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Ainge design set to measure

He knows what he wants. He just has no idea what he has.

On the eve of the 2004-05 NBA season, the man in charge of putting together the Boston Celtics is every bit as eager as the most ardent fan to see what his latest efforts have wrought.

"I'm anxious to see how it all works,'' Danny Ainge said yesterday.

The team that takes the FleetCenter floor tonight against the Philadelphia 76ers has Ainge's DNA all over it. The coach is his guy. Three of the starters are his guys, as are all but one of the seven reserves. All three guys on the injured list are Ainge guys.

He has tried to construct a team based on three criteria: talent (which always helps), toughness, and self-motivation. He wants a team that will instigate, that has an edge, and, needless to say, that will win more than it loses.

"One thing we need to get better at,'' he said, "is fighting through adversity. The adversity of a game. The adversity of a season. That was my biggest frustration with last year's team. I was not happy with that.

"I see a big improvement already this year. Of course, we haven't lost yet.''

That's true. Nonetheless, it is almost impossible to get a read on this team. How can we know for sure Raef LaFrentz's surgically repaired right knee will hold up? How can we know for sure 36-year-old Gary Payton will be the experienced Gray Eminence Ainge desperately wants him to be? How can we know for sure Ricky Davis isn't going to be a royal pain in the you-know-what, that Paul Pierce is going to trust his teammates, that the very young bench is going to be productive?

Most teams begin a season with a lot of question marks. You think Scott Skiles has any idea what he's going to get from Eddy Curry or Tyson Chandler? You think Mark Cuban isn't keeping his fingers crossed that he didn't overpay Erick Dampier and lowball Steve Nash? You think anyone in Los Angeles can get a read on the Lakers, other than that Kobe Bryant will do what he wants?

Ainge feels exponentially more comfortable with this team than he did with last year's. In part, it's because of the presence of Doc Rivers, who is Ainge's hand-picked (and well-compensated) choice to coach the team. In part, it's because there's less confusion in management and ownership circles. He said a lot of things went awry last season, but put the blame on no one.

He was an everyday presence last year. He has been conspicuous by his absence this year.

"I really feel that the job, as I viewed it being, started with the hiring of Doc Rivers,'' said Ainge. "Last year was just bizarre. Very bizarre.''

He had a very big role in the bizarreness. But he never has wavered in making the case for the deals he made. The only uncertainty is whether the team he now has is any better than the team he inherited in May 2002. He would say, unequivocally, that it is, and cite the youth, athleticism, and overall talent base. Detractors would point out that the Celtics went from 44 wins to 36 wins and are generally seen as a team likely to hover around .500 this season.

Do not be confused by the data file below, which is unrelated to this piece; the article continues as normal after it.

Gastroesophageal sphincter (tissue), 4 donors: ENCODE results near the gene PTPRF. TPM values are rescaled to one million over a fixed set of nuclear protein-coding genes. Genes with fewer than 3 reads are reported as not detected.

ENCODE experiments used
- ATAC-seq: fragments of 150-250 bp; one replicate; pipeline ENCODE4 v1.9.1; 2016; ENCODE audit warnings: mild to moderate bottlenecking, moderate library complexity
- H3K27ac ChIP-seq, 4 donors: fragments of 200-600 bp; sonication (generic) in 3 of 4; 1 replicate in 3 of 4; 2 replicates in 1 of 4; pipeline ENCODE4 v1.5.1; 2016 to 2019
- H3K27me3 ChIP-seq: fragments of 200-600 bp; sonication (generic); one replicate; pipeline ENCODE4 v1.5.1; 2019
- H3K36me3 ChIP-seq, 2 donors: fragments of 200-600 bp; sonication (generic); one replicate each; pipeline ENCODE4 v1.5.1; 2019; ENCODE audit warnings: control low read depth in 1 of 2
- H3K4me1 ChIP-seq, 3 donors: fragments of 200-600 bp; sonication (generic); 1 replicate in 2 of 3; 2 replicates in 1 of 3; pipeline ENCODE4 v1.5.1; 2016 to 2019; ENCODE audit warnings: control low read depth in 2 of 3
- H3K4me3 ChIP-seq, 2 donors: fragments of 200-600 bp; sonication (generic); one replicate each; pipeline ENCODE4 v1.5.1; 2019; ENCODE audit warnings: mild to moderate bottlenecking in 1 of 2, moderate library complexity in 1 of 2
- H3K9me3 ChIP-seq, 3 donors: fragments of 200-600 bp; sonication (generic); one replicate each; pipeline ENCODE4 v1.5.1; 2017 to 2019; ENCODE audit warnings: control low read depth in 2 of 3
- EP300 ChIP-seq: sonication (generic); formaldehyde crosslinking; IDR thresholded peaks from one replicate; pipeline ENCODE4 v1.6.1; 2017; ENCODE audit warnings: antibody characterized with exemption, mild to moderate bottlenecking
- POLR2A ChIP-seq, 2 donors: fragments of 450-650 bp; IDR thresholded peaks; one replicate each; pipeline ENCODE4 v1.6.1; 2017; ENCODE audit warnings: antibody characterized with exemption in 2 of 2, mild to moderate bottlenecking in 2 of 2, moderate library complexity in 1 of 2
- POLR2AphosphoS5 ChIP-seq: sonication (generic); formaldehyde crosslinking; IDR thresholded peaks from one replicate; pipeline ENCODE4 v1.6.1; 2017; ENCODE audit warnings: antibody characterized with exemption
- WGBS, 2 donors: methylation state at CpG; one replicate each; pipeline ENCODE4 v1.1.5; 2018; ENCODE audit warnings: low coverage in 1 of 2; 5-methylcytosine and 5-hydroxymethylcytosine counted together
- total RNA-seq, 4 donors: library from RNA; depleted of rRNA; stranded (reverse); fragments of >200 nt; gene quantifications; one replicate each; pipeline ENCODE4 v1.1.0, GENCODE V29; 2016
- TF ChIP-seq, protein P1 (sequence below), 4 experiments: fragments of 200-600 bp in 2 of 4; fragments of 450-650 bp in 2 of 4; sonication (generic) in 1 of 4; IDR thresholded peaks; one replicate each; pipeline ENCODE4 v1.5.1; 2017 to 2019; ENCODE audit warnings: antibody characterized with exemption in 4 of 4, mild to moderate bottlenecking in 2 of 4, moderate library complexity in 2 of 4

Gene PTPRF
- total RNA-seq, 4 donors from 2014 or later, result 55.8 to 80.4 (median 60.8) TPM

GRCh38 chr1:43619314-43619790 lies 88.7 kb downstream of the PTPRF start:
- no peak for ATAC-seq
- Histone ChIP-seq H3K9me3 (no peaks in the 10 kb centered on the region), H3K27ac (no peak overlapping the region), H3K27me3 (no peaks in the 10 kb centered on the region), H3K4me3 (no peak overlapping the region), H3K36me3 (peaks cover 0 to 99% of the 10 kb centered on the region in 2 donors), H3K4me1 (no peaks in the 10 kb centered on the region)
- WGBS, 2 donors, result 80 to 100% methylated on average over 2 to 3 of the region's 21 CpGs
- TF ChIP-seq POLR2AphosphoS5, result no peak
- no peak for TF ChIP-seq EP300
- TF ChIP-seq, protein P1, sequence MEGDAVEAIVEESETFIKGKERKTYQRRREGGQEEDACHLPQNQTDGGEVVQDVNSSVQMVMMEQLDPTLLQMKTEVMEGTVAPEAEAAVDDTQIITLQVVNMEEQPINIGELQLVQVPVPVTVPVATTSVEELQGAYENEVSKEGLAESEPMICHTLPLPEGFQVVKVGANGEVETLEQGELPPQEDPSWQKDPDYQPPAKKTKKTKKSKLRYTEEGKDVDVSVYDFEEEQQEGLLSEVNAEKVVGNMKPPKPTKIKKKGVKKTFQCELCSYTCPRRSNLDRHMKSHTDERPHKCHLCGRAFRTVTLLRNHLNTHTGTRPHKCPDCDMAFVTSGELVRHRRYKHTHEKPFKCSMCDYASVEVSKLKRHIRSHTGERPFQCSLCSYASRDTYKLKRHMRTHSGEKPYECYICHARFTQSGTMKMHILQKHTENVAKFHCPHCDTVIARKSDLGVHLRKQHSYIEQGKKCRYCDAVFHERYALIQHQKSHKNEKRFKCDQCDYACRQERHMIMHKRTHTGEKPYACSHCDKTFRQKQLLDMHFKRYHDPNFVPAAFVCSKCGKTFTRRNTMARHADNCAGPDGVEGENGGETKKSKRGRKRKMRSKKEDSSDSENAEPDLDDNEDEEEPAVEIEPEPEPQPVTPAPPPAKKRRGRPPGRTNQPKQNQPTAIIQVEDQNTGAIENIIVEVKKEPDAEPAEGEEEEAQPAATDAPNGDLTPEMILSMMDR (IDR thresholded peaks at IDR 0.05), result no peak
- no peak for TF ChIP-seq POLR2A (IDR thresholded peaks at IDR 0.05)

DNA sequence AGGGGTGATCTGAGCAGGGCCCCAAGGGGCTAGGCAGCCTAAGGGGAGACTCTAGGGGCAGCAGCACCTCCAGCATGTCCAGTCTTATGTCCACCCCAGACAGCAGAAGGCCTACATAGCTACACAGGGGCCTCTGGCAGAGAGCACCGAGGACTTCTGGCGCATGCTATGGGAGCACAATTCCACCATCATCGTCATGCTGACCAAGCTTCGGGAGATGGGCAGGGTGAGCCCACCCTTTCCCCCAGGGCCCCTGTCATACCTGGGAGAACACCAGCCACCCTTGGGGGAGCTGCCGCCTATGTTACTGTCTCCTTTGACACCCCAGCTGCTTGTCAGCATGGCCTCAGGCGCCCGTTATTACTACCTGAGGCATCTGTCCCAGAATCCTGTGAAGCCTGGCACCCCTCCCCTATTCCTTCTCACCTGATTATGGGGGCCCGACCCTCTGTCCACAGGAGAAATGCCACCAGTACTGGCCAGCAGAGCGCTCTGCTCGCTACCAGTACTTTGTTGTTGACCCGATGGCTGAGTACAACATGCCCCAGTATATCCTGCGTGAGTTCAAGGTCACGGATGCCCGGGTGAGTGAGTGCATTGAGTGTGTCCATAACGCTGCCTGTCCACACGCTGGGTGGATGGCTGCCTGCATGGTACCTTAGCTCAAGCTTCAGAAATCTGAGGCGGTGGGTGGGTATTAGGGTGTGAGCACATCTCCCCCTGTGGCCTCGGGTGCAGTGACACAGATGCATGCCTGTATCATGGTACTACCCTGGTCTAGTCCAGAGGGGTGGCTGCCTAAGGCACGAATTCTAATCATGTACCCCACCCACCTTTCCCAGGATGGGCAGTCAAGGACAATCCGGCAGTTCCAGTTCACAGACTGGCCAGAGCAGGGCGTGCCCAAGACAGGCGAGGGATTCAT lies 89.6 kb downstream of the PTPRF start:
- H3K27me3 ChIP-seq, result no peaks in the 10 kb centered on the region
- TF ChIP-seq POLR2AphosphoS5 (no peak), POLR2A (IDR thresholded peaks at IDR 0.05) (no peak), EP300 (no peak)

That's progress?

"People are afraid of change,'' said Ainge, who most definitely is not afraid of change. "And they can be uncomfortable in a situation where job security is not high.''

His job security, he insists, is not an issue. He still has not accepted an extension, although one was offered last season. He has two years left on his contract. Rivers was signed to a four-year deal.

``To me,'' said Ainge, ``it's not an issue. I plan on being here a lot longer. We've got a lot more work to do.''

Ainge and Rivers are putting a lot of faith in Payton, who, according to the two Celtics movers and shakers, has been a hoop version of Nelson Mandela up to this point. While there's pressure on Ainge to have the Payton transaction work, there's also an onus on Payton to make it work, lest he have two teams in as many years eager to dump him.

As Kevin McHale noted recently, ``That Payton thing can either be really, really good or really, really bad.''

Ainge said he and Payton go back a long way. They played against each other. Ainge coached against Payton. Said Ainge of Payton, ``He has been everything we thought he'd be in terms of attitude, toughness, ability to defend, sharing the ball, and elevating the toughness of the team.''

It's all words and promises up to now. Tonight, the games count and the results show.

The bottom line is that Ainge has put his faith in Rivers while supplying his new coach with a strange amalgam of youth and experience. Some of the key guys are on one-year deals. It can all be a recipe for disaster, or it can be the start of something good. Count me as being skeptical of the changes and looking for Ainge to make more moves by February. If he has shown one constant to date, it's this: If he doesn't think it's working, he isn't the least bit shy about trying to fix it.

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